This is my first post in the RIDICULE ME series! I would love your thoughts, so leave a comment below!
On first glance I loved this quote. It has great sentimentality, and makes a good point. Work hard at self-improvement. I am all for self-improvement. But the more I see this quote the more I hate it. Loathe it actually.
How many times are we told not to compare ourselves to others? To only compare ourselves to ourselves? No matter what you are doing: getting fit, blogging, eating healthy, parenting, practicing religion, etc. People say you should only look at the progress YOU are making. Where are you from where you were last month, last week, and yesterday? As long as you are improving and growing everything is good. Right?
I hate to disagree (actually I don’t hate it at all), but I do. Why shouldn’t we compare ourselves to others? Everyone else does? And I am not saying that if everyone was jumping off a cliff, I would too. But I am saying that even if I would prefer using Euros, the fact remains that here in the US, dollars are the accepted currency. If you want to make an impact/money/difference/etc. you can’t just be mediocre. And you can’t be happy with mediocre because it is better than bad.
When you are considering potential surgeons for a procedure do you say, “Well, they aren’t the best surgeon, but look how much better they are now than they were 2 years ago?”
You get the best. Or at least the best you can afford. The same holds true for mechanics, tax preparers, fitness coaches, produce, etc. Do you buy wilted lettuce because it isn’t brown? Do you think a mother who is abandoning her children weekly to seek out drugs is a good parent because at least they are no longer doing it daily? Nope!
I guess the question I am asking is this: Why shouldn’t we try to be the very best? Not just the best us, but the best whatever. Best blogger, best soccer player, best mother.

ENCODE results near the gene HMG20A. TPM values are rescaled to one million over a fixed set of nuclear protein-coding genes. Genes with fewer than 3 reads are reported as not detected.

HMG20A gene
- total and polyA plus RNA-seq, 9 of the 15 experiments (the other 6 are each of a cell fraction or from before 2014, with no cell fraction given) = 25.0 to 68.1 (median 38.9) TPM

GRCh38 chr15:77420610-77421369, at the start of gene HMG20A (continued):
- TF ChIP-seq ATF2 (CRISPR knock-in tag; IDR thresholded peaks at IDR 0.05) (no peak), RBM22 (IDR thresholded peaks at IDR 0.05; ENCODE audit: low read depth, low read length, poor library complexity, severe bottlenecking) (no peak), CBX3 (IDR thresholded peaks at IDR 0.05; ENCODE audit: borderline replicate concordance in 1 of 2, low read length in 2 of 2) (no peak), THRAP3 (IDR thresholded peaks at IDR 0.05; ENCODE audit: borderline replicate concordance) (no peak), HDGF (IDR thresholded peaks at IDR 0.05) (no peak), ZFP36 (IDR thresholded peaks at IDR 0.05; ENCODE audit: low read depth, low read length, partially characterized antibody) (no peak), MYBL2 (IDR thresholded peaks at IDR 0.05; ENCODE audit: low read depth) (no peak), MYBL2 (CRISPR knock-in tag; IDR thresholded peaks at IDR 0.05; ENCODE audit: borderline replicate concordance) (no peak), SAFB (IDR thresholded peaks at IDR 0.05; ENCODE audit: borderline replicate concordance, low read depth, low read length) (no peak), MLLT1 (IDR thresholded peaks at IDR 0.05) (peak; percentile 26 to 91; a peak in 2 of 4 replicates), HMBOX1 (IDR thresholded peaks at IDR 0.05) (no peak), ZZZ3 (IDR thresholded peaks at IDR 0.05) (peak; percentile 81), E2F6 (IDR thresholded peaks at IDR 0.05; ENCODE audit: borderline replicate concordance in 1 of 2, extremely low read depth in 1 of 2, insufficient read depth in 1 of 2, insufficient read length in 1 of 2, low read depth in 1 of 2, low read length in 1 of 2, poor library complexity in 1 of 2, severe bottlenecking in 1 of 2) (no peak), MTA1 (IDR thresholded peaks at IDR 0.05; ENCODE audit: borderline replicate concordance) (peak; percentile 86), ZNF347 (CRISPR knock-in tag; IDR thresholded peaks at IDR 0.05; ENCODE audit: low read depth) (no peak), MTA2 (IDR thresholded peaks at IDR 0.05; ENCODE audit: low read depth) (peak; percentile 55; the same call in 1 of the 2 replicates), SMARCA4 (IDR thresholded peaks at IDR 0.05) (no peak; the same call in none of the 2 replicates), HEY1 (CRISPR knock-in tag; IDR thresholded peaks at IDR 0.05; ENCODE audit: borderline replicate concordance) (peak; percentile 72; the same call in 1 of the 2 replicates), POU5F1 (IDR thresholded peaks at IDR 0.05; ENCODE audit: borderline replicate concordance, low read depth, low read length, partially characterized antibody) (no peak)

I am tired of living in a world of mediocrity, and telling kids that it is okay that they aren’t the best player on their team, because they are trying, and better then they were at the start of the season. Wouldn’t it be better to teach them to be the best by working hard? By putting their efforts where they will have the biggest dividends? That half of an effort only gives half a result? If they want to be the best it requires a lot of work. Not just desire, but genuine work! And they aren’t going to be the best at everything, but they could be at something.
There are times when improvement is a good thing, but why are we settling for just that? Why are we teaching our kids that participating is enough? That trying is enough. It isn’t. In the real world, you can’t just try. You can’t just participate. Those who succeed do something more, they work harder, work differently, and differentiate themselves, not from their past self, but from everyone else!
Sure it is important to consider factors such as timing, effort, and where you are on your journey. But just because you know you are new at something, doesn’t mean other people know that. Do you want someone to look at your art/photography/blog/parenting and say, “It is okay they suck, they are new at this?” No, you want to be the best no matter what stage you are at. And yes, you should work to improve, but doesn’t improvement come by comparing your beginning to someone’s end? Do new photographers try to emulate the beginning work of the renowned greats? No, they try to emulate their “end,” the works they are known for.
So what do I suggest? Rather than not making the comparisons, don’t let the comparisons stop you from working to improve! Instead, let them inspire. Don’t give up hope or stop making efforts just because you aren’t as good as someone else. Instead, let them be a mark to shoot for. Never settle for just being better than you used to be. Why not try to be the best?